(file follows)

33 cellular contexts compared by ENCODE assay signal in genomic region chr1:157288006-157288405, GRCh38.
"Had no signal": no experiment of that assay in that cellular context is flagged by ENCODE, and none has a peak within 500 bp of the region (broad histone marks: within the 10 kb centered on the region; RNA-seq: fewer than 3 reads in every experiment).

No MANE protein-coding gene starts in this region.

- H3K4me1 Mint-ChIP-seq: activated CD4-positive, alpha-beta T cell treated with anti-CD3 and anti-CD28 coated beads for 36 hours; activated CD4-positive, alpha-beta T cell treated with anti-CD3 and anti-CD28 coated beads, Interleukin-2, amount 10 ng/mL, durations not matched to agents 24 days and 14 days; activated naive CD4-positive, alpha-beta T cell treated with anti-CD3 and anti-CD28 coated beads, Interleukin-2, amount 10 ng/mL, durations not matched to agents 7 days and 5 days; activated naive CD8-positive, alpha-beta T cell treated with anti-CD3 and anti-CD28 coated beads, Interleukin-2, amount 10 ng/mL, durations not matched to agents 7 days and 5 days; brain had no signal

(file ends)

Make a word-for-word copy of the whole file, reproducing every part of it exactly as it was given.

33 cellular contexts compared by ENCODE assay signal in genomic region chr1:157288006-157288405, GRCh38.
"Had no signal": no experiment of that assay in that cellular context is flagged by ENCODE, and none has a peak within 500 bp of the region (broad histone marks: within the 10 kb centered on the region; RNA-seq: fewer than 3 reads in every experiment).

No MANE protein-coding gene starts in this region.

- H3K4me1 Mint-ChIP-seq: activated CD4-positive, alpha-beta T cell treated with anti-CD3 and anti-CD28 coated beads for 36 hours; activated CD4-positive, alpha-beta T cell treated with anti-CD3 and anti-CD28 coated beads, Interleukin-2, amount 10 ng/mL, durations not matched to agents 24 days and 14 days; activated naive CD4-positive, alpha-beta T cell treated with anti-CD3 and anti-CD28 coated beads, Interleukin-2, amount 10 ng/mL, durations not matched to agents 7 days and 5 days; activated naive CD8-positive, alpha-beta T cell treated with anti-CD3 and anti-CD28 coated beads, Interleukin-2, amount 10 ng/mL, durations not matched to agents 7 days and 5 days; brain had no signal